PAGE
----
In the earlier blog post, “Charting a Roadmap for BI Success in Healthcare,” I discussed how the healthcare landscape is changing, and how business intelligence (BI) is an important technology in that discussion. I also introduced 7 steps for BI success, gleaned from the experience of our customer Henry Mayo Newhall Memorial Hospital. To recap, the 7 steps are:
- Create a dedicated department
- Staff it with the best data experts
- Align with the hospital’s strategic plan
- Select the most appropriate BI platform
- Choose projects that yield “quick wins”
- Measure and monitor results
- “Rinse & repeat”
We examined the first 4 of these steps in the previous blog post. In this post, we’re going to take a closer look at Step 5 – choosing projects that yield “quick wins” and looking at how you can achieve ROI in 12 months or less.
Why are quick wins important?
Quick wins provide organizations with momentum and confidence that they have invested their dollars wisely. They also engage user communities in driving improvement through information leading to more immediate ROI.
It’s similar to the experience of a runner. In the novice stage of the sport, you don’t try to run a marathon. Instead, you go for a progression that helps you to gain confidence. Along the way, you assess what works and what doesn’t to build up to the next level, whether it’s a 10K or a marathon. And maybe in the end, you decide that you’re satisfied with just the short races, which still improve your fitness and are good for your psyche.
You can approach BI in the same way. If you try and accomplish everything right out of the gate, you’re most likely not going to be happy with the result. It’s much better to start small, get some quick wins and learn from them along the way. Dimensional Insight customer Henry Mayo set small goals to get a quick ROI from its BI investment in less than 12 months. Let’s take a look at 4 ways you can do the same.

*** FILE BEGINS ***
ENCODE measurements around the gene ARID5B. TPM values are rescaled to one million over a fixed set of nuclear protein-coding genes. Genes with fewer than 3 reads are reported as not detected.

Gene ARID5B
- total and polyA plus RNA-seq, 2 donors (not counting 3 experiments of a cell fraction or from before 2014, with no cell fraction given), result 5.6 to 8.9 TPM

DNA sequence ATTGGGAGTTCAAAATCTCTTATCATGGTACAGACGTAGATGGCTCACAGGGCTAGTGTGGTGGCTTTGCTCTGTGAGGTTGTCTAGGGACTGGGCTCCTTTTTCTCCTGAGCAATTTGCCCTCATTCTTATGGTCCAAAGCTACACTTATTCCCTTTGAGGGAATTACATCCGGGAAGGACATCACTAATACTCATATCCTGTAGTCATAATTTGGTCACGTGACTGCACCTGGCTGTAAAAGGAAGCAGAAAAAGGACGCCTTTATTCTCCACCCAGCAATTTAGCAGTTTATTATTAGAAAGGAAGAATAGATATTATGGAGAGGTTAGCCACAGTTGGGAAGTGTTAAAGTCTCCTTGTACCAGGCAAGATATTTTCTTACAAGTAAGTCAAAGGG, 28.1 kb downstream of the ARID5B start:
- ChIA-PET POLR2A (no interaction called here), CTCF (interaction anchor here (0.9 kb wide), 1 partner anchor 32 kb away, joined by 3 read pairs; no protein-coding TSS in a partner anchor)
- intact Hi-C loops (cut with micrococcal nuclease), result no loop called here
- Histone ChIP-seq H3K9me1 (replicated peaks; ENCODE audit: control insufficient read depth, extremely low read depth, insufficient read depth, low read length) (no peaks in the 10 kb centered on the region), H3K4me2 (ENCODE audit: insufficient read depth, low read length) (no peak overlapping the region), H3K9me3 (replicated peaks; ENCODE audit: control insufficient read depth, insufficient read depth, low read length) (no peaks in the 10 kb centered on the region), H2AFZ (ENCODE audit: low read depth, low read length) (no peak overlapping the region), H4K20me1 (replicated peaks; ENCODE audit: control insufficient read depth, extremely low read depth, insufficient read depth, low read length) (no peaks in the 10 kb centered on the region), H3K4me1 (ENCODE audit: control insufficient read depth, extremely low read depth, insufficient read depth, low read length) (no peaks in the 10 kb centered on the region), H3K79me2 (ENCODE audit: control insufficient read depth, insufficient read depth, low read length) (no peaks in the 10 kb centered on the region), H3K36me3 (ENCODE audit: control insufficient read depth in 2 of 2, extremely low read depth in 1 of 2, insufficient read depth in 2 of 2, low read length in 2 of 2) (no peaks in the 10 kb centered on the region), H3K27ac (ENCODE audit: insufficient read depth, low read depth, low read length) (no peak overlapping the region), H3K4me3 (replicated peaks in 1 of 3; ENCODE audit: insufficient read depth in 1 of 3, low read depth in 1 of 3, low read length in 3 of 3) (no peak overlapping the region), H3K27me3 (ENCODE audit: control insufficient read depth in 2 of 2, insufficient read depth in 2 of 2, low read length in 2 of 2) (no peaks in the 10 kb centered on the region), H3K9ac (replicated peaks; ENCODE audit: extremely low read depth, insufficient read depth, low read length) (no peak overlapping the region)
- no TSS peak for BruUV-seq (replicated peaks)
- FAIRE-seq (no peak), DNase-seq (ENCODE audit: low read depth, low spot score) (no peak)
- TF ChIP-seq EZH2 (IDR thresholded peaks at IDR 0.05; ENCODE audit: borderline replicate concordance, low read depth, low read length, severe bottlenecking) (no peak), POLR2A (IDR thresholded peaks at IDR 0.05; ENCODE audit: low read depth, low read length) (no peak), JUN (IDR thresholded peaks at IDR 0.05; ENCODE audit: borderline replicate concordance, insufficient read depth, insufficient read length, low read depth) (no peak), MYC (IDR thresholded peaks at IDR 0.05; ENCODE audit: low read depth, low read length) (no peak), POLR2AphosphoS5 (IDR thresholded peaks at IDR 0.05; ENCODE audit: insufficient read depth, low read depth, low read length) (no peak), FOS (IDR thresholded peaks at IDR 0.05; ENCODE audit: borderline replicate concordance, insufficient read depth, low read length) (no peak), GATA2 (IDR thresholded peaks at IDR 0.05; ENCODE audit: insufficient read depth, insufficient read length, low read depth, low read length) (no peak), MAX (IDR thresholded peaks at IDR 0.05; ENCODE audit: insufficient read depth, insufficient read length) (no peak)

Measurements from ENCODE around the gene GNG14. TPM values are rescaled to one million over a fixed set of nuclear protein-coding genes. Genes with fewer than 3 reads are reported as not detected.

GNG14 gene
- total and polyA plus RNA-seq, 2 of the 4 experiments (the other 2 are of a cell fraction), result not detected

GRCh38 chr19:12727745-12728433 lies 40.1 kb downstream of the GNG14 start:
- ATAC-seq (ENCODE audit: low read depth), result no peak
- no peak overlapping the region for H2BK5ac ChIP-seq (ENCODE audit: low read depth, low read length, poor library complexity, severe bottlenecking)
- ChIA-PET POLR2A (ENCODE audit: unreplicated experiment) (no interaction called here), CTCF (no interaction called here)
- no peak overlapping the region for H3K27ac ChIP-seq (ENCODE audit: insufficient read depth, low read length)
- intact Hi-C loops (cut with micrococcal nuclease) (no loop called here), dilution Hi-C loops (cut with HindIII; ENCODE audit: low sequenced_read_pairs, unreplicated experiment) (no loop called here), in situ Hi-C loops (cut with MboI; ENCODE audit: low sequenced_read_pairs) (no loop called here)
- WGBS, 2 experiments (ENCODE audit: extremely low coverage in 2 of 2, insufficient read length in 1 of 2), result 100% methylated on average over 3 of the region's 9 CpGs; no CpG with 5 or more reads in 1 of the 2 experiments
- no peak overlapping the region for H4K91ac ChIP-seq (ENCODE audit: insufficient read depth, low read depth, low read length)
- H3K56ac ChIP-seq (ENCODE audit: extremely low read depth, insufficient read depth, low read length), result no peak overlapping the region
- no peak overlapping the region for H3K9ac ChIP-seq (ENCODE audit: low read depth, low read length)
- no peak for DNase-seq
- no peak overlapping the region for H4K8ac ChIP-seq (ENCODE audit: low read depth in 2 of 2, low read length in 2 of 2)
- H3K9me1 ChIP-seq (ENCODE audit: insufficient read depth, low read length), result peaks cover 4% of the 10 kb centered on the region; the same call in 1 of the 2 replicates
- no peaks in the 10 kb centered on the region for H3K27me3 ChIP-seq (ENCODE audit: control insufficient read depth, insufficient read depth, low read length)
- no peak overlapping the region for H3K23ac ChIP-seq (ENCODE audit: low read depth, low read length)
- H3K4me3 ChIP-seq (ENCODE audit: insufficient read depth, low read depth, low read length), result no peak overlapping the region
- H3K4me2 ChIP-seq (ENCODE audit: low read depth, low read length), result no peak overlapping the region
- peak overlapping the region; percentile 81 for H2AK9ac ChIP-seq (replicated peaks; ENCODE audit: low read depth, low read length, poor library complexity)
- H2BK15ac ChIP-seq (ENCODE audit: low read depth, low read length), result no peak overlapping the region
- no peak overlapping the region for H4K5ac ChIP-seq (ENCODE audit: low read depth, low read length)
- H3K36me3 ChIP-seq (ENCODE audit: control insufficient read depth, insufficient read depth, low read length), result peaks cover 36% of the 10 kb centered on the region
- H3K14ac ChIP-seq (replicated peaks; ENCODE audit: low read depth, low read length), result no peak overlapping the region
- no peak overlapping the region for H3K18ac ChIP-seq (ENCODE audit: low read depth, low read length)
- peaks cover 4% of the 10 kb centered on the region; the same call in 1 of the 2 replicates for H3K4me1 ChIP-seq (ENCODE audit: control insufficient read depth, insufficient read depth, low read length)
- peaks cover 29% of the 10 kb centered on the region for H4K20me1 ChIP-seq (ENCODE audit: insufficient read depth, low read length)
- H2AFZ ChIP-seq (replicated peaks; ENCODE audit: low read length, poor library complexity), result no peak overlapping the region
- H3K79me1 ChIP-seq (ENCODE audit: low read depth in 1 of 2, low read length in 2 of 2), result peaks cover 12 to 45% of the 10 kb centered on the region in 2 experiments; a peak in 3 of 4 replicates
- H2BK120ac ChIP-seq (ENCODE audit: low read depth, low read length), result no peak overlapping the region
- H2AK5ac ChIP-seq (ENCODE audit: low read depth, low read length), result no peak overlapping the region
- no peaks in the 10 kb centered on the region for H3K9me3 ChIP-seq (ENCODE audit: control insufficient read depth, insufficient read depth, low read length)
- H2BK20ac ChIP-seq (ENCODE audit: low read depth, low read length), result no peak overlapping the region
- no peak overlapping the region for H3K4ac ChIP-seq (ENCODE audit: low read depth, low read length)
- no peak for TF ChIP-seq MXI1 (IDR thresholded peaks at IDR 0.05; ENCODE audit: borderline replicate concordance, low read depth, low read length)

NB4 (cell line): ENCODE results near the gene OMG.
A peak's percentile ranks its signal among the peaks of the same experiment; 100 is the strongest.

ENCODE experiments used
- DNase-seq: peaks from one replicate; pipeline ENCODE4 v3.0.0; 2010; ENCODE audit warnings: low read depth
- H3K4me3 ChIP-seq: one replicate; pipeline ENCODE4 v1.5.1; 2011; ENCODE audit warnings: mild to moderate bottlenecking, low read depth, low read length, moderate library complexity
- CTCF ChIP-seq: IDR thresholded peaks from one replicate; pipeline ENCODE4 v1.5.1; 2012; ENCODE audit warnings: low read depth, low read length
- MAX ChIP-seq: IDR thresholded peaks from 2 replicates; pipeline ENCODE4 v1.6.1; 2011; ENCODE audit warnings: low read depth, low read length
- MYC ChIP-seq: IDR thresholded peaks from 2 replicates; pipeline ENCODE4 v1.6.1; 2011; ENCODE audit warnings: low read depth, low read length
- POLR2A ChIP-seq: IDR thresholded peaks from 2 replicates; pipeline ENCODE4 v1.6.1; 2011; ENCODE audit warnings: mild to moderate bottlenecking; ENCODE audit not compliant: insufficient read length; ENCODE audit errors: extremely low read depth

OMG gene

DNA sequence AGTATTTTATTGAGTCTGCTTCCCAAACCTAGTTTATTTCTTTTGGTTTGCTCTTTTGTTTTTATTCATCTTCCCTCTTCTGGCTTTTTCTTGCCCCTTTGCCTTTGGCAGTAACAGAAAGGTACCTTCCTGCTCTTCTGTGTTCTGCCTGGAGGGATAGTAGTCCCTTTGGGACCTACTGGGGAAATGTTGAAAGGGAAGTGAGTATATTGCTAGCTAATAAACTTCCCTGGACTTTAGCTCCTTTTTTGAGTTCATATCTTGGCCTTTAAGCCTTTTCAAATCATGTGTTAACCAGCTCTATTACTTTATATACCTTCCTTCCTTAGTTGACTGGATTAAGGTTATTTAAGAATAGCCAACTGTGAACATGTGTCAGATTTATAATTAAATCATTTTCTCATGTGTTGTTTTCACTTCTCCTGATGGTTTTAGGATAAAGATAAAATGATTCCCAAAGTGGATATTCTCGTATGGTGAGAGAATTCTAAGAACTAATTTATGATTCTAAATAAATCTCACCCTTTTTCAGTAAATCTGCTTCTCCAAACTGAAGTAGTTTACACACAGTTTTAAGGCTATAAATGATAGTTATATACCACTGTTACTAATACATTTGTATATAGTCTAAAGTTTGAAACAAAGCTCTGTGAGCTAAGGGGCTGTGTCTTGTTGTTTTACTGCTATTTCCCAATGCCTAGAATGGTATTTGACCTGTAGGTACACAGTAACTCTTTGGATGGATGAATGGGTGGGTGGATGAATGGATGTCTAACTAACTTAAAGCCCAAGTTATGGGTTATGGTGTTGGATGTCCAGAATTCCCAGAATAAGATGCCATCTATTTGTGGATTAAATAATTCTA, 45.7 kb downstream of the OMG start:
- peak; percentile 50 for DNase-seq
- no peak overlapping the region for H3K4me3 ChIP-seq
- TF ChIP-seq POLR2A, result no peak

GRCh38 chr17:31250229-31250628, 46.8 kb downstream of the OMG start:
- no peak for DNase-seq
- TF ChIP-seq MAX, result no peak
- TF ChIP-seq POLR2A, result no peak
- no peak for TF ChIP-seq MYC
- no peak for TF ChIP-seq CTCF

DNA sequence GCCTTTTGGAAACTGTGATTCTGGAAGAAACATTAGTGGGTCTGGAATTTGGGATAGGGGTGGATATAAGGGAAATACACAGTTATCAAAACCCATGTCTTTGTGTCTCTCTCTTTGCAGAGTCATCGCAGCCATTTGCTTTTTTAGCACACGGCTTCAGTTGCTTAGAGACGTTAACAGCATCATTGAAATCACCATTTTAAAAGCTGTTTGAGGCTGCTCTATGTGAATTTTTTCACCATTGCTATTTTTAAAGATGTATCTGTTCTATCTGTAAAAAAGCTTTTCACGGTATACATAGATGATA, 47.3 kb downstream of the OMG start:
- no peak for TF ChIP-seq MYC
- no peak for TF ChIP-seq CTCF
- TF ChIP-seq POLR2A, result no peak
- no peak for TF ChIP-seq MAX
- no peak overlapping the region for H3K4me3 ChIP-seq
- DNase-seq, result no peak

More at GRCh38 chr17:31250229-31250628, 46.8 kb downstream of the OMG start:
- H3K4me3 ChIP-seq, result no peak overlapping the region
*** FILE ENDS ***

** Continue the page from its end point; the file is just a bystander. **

#1: Start small. Keep it simple.
As with our running example, in the early stages of your BI journey, you’ll want to choose initiatives that allow you to develop basic competencies and gain experience while accomplishing something tangible that will add to your confidence. It may be tempting to take on bigger projects with greater potential wins, but you run the risk of overwhelming your staff, and yourself, and frustrating your user community. Stay focused on the quick win and build up both excitement and morale throughout the organization.
For example, Henry Mayo wanted to improve patient flow in a number of areas. Instead of trying to tackle this all at once, though, it concentrated first on improving workflow in the emergency department. By breaking its project out into much more manageable phases, Henry Mayo was able to get some fast results, which only encouraged users and management. According to Cindy Peterson, Henry Mayo’s VP/CIO, “One key to our success was taking a modular, phased approach. We didn’t take the approach of developing a large data warehouse with every data element in it that we thought we might need. We stayed focused. It helped us get to a win faster and produce good results in a quicker fashion.”
#2: Avoid going rogue. Every hospital has a strategic plan – use it.